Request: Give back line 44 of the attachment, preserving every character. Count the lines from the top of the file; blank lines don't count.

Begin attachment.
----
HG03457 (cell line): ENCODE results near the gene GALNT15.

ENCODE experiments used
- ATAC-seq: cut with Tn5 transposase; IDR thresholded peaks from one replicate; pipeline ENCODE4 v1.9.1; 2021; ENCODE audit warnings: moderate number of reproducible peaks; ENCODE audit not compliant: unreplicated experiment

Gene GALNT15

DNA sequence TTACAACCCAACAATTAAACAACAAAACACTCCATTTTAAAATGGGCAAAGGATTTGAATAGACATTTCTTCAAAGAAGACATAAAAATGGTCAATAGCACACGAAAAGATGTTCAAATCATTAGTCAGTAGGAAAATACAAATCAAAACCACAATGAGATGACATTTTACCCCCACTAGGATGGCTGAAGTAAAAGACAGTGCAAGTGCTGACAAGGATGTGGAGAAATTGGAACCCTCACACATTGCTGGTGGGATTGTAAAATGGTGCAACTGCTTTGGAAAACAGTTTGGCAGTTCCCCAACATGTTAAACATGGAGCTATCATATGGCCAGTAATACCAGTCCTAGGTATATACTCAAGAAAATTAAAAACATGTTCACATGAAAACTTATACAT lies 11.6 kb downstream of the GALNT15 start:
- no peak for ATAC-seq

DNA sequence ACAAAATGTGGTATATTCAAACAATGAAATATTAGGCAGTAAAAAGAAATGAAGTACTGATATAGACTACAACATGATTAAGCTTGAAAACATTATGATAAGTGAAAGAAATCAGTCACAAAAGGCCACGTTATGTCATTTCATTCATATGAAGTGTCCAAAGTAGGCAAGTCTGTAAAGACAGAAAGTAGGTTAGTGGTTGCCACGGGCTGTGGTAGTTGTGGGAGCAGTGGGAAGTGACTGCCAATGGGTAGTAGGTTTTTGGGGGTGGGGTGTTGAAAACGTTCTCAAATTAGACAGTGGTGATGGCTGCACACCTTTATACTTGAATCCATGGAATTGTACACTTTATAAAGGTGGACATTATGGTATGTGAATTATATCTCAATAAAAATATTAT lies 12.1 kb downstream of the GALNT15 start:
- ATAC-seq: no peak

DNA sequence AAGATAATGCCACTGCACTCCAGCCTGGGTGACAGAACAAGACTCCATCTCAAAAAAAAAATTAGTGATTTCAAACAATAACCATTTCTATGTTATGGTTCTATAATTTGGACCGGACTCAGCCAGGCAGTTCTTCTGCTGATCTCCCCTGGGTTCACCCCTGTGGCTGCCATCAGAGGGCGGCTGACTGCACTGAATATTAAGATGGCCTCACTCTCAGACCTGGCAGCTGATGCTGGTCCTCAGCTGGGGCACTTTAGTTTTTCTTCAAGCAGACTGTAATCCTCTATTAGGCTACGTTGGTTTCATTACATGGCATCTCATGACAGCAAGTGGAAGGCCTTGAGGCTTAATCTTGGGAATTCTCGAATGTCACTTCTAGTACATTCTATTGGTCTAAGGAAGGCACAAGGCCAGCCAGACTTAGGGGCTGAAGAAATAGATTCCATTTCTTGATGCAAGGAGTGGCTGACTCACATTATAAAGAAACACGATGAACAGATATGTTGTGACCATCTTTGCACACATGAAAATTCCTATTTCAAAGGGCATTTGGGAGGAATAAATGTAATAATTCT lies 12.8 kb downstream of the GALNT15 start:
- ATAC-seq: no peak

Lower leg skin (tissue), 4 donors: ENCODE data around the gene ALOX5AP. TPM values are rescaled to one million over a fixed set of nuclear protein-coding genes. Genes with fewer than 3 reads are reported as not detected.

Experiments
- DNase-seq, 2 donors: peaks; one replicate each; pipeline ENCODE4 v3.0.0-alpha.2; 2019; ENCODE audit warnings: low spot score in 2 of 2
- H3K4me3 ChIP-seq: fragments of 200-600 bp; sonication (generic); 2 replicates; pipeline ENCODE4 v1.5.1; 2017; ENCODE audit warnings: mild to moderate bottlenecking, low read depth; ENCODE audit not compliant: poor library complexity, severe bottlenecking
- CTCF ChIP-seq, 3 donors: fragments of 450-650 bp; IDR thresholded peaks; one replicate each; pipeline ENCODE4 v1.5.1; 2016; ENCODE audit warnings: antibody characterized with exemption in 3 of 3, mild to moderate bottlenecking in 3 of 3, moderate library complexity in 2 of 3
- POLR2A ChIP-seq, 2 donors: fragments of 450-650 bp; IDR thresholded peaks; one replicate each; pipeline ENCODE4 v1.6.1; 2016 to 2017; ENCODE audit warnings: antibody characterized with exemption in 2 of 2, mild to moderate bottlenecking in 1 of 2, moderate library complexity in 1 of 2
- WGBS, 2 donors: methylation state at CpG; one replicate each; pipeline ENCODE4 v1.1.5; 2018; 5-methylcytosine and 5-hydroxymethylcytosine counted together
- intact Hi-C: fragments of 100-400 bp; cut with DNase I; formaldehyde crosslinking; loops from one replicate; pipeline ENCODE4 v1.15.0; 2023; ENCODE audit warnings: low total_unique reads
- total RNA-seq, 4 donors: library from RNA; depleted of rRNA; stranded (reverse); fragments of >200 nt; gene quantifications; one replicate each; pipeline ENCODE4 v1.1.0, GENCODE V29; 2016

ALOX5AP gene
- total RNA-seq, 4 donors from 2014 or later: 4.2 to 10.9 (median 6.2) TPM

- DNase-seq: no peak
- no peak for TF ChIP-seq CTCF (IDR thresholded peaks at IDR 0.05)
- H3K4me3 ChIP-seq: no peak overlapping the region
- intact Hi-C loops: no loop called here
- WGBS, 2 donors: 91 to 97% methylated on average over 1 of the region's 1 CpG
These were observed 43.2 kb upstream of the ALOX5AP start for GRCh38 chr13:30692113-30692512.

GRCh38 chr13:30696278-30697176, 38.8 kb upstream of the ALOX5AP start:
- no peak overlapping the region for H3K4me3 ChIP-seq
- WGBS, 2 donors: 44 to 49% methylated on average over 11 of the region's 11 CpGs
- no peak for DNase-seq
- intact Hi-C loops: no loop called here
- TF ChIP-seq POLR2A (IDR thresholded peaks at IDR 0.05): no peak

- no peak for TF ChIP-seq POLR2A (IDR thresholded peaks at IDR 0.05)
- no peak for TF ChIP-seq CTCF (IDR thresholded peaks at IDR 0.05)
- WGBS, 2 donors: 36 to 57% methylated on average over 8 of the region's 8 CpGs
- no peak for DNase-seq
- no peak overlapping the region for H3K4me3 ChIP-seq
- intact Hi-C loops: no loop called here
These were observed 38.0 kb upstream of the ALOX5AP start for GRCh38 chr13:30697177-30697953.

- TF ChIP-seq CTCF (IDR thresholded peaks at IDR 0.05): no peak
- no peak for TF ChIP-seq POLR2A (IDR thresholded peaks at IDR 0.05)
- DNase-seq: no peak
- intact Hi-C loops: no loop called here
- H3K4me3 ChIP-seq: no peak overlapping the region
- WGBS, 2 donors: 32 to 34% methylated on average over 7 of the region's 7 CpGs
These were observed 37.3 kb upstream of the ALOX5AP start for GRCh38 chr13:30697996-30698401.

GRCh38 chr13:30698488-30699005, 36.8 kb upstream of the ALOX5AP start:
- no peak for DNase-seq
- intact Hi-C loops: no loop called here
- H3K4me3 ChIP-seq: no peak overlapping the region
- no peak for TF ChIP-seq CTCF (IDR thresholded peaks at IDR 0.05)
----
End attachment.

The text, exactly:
- intact Hi-C loops: no loop called here